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Wednesday, June 28, 2006 - Page updated at 12:00 AM


Ruben Navarrette Jr. / Syndicated columnist

Mexico — and Americans — could use a good revolution

SAN DIEGO — Angry over illegal immigration and yet reluctant to take even a sliver of responsibility for it, some Americans have devised an interesting way to fight back: They're calling for a revolution — in Mexico.

Naturally. Better to change the government on that side of the border than to change our behavior on this side. We want to be free to continue hiring illegal immigrants to increase profits and make our lives easier, but we also want to be able to blame Mexico for supplying the illicit commodity for which we have developed an insatiable appetite.

Now with the approach of Mexico's presidential election on Sunday — the first such match-up since Vicente Fox and the National Action Party (PAN) triumphed over the Institutional Revolutionary Party (PRI) in 2000 — those who say they want radical change may get their wish.

Here's the irony: While many of the Americans in this camp probably consider themselves conservative, the candidate who is most likely to deliver what they want is a left-leaning populist.

Andrés Manuel López Obrador, the ex-mayor of Mexico City and presidential candidate representing the leftist Democratic Revolution Party (PRD), may just win a contest that is considered too close to call.

At first glance, you would think that conservatives — with thoughts of Venezuela's Hugo Chávez running through their heads — would cringe at the prospect of a populist on the southern border. But in this case, they'd be wise to take a closer look at López Obrador and his appeal to Mexican voters.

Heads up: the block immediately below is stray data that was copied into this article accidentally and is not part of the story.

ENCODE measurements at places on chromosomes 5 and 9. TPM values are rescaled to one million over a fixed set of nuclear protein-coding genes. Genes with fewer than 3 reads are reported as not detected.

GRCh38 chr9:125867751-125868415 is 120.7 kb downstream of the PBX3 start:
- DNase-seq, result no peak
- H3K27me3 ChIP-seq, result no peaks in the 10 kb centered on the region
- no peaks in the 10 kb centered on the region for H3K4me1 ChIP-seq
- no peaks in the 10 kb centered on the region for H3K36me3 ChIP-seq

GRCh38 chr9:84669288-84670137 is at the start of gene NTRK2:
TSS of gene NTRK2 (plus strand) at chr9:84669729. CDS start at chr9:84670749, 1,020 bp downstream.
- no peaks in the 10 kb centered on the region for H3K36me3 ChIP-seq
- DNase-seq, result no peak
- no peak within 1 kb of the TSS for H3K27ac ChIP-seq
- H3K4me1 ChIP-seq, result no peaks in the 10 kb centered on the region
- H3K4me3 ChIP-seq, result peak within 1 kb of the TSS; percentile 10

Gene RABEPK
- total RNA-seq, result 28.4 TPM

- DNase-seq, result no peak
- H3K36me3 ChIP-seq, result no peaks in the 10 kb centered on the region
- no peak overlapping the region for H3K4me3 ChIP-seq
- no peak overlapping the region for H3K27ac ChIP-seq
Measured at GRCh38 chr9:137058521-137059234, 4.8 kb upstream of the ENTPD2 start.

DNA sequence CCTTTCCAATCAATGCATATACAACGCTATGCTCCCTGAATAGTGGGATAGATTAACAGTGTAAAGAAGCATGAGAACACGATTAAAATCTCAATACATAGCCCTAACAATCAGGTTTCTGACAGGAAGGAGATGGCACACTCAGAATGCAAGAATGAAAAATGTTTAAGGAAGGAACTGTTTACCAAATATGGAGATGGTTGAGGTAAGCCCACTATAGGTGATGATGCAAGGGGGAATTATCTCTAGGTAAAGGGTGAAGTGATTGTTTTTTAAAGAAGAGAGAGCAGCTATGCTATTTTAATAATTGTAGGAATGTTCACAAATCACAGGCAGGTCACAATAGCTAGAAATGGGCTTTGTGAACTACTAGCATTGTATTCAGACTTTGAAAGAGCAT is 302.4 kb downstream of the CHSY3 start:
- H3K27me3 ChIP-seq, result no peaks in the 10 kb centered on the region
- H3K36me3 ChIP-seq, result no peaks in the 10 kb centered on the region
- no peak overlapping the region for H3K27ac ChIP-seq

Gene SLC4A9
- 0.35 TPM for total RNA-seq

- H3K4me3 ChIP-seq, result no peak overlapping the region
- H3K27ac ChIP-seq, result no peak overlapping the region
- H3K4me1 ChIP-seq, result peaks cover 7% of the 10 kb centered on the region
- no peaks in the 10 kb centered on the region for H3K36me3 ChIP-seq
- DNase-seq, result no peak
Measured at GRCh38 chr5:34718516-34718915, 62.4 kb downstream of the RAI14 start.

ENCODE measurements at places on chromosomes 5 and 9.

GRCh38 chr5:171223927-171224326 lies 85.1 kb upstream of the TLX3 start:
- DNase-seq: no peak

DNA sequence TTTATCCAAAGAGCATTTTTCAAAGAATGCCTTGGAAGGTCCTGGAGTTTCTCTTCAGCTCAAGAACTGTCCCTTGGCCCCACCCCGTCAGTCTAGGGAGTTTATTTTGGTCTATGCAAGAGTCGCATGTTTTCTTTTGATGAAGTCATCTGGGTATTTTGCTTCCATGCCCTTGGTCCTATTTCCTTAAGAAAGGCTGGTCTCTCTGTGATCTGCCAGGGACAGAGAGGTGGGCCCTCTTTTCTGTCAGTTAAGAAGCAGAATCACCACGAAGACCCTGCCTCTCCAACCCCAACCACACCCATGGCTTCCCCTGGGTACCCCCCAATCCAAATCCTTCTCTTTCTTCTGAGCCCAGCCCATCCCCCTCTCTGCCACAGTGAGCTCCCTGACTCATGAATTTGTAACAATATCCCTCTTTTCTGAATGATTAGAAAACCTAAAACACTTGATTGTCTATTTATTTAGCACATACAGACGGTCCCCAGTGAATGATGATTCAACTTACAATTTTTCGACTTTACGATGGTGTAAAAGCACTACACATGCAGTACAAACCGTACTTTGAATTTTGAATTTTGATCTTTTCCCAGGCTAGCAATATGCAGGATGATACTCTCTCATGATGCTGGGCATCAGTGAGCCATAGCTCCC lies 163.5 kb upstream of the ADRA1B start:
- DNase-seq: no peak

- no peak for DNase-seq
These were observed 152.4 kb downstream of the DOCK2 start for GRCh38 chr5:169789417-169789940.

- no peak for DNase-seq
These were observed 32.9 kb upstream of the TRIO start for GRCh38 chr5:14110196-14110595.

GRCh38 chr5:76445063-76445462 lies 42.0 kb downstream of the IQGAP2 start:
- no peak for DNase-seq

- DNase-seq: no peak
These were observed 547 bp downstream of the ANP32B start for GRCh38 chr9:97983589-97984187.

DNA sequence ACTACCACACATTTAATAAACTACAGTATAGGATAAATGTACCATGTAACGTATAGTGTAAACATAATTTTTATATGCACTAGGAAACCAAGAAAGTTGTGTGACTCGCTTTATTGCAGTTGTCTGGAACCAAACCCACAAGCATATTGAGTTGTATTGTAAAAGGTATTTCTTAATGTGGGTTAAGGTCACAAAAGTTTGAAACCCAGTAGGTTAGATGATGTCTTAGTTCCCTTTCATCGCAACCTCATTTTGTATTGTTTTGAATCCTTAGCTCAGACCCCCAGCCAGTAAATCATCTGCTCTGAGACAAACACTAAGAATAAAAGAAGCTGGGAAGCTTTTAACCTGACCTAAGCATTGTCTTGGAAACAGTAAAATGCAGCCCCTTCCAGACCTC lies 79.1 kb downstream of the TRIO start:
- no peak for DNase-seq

The candidate — referred to by members of the Mexican media as AMLO — doesn't waste time blaming the United States for Mexico's woes, as Mexican politicians are prone to do. AMLO cuts to the chase and blames Mexico, specifically the rich elites who prey upon the poor and then react with indifference when those without options leave home to search for opportunities in the United States. He promises to pump government money into the economy to jump-start it.

Of course, there are those in America who instinctively call this kind of talk "socialism" (as opposed to say, New Dealism?) and warn that it could devastate the Mexican economy and send ever more millions of migrants north across the border. Never mind that this is already happening and the situation isn't improving.

AMLO also deserves credit for talking about the human costs of Mexico's national shame — the fact that millions of its citizens have fled the country and, according to the Pew Hispanic Center, as much as 40 percent of their countrymen would do the same if they could.

For López Obrador, the saddest part of all this is the toll that the exodus takes on families in a country steeped in family values. Despite efforts by Fox to reach out to Mexicans in the United States — he has called them "heroes" for their contributions to their homeland — that doesn't change the essential fact that Mother Mexico still plays favorites among her children. The country's elites don't care one way or another about those who flee to the north. But throughout Mexico, real mothers care a great deal that their families have been broken apart because of a failure by government and businesses to provide gainful employment at home. No wonder the recurring theme in this election has become jobs, jobs, jobs.

According to the polls and judging from the large crowds that gather to hear him campaign, López Obrador and his message are catching fire, especially with the poor who have lost faith in the alternatives: the PRI, which looted the country in the past century, and the PAN, which didn't create enough jobs in the past six years.

The PRI candidate, Roberto Madrazo, was never in this race. Apparently the Mexican electorate has a good memory of past corruption and no desire to travel that road again.

The inheritor of the PAN's legacy is AMLO's chief competitor — Felipe Calderón, an ex-member of the Mexican Congress and energy minister. The Harvard-educated Calderón is pro-business, pro-trade and perfectly capable. Should he triumph, Mexico would probably be in good hands.

But there would be no revolution. And that may be exactly what is required.

Ruben Navarrette's column appears regularly on editorial pages of The Times. His e-mail address is

2006, The San Diego Union-Tribune